The ingress path, described in FIG. 3 of the deframer 302, the payload parser 308, and the SATA engine 312 can also operate in reverse in an egress path, when one or more of the SATA device(s) 102, 104, and/or 106 (as shown in FIG. 1) send reply data back to one or more servers (e.g., server(s) 114 in FIG. 1). The egress path is shown by a SATA packets 316, a SCSI engine 318, a SATA size SCSI packets 320, a payload aggregator 322, a SCSI payload 324, a configuration data 326, a framer 328, and an egress fibre channel frames 330. The SCSI engine 318 receives the SATA packets 316 from the command arbitrator 204 in FIG. 3. The SCSI engine 318 operates to convert the SATA packets 316 into SATA size SCSI packets 320 (e.g., by performing operations such as reverse data conversion, reverse data mapping, etc). The SCSI engine 318 and the SATA engine 312 may use a table for referencing data components in one embodiment for performing translation.

The SATA size SCSI packets 320 are transmitted to the payload aggregator 322 which forms a SCSI payload 324 by aggregating the SCSI packets into a size that is appropriate and acceptable to the particular implementation of the SCSI standard used by the fibre channel transport (e.g., the fibre channel transport within the SAN 112 as described in FIG. 1). The payload aggregator 322 also generates configuration data 326 to be used by the framer 328 to frame the SCSI payload 324. In one embodiment, the payload aggregator 322 generates the configuration data 326 by analyzing information embedded within the SATA size SCSI packets 320.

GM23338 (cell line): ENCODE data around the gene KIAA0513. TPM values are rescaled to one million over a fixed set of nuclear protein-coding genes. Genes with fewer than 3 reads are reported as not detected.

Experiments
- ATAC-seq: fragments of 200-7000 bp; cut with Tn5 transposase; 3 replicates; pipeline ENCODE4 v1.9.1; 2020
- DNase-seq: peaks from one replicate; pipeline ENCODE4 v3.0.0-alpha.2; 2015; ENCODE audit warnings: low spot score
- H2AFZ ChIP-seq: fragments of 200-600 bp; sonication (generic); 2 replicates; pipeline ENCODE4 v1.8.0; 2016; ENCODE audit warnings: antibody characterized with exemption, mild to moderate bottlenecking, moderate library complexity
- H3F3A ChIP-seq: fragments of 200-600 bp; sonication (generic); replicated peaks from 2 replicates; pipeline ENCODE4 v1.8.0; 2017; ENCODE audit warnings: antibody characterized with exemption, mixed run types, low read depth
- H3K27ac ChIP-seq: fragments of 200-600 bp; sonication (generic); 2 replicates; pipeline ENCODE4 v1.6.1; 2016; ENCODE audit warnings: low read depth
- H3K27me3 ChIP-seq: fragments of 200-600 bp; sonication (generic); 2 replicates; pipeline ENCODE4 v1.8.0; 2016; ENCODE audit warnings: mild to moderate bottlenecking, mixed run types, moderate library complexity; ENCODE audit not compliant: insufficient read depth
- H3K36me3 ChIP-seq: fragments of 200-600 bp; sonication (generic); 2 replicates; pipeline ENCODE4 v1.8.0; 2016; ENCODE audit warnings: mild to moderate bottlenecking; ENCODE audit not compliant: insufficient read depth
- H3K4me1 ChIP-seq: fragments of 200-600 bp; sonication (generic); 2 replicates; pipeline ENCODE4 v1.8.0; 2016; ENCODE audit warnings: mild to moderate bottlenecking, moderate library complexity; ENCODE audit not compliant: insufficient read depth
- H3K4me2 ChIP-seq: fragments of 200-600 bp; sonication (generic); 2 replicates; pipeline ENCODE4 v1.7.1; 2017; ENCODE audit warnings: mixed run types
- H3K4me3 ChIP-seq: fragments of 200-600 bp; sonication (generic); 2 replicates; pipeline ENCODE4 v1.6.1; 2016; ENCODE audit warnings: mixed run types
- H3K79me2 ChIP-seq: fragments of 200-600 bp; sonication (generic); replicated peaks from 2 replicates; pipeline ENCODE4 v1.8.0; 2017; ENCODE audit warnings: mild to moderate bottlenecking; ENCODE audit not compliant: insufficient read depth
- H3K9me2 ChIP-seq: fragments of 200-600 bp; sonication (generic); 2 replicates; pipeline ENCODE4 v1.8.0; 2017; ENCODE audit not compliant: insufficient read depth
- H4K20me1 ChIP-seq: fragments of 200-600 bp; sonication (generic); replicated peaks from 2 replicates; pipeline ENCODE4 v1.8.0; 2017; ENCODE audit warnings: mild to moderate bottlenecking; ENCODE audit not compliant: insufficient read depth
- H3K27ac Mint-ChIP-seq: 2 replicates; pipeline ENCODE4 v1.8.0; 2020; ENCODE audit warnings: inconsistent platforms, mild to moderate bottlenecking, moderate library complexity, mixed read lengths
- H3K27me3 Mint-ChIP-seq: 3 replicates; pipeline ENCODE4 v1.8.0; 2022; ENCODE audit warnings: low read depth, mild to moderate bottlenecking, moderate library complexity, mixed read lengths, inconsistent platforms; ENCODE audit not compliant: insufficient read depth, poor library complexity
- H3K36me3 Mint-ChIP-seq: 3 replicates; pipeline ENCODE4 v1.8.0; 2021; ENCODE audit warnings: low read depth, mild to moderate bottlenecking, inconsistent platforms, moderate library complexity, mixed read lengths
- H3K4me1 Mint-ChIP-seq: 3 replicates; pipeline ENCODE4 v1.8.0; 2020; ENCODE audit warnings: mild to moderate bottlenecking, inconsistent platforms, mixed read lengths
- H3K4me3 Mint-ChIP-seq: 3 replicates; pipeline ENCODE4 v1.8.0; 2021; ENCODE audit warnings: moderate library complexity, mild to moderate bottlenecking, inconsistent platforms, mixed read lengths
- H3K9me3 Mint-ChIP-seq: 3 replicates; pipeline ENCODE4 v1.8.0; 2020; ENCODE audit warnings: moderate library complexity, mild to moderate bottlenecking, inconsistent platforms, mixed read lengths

The framer 328 receives the SCSI payload 324 and the configuration data 326 from the payload aggregator 322. The framer 328 encapsulates the SCSI payload into frames using the configuration data 326, and forms egress fibre channel frames 330. The egress fibre channel frames 330 are transmitted to a recipient based on embedded recipient information (e.g., the recipient may be the server(s) 114 in one embodiment).

Referring back to FIG. 2, the operation of the command arbitrator 204 in FIG. 2 and FIG. 3 is best understood in conjunction with FIG. 4. FIG. 4 is a data interaction diagram of an embodiment of the command arbitrator 204 to process non-media access commands and to transmit media access commands to an optimization module 206. In operation 402, the command arbitrator 204 receives SATA packets 314 from the conversion module 202. In one embodiment, the command arbitrator 204 may receive a group of SATA packets 314 forming a command (e.g., a command such as a write command, a read command, or a verify command).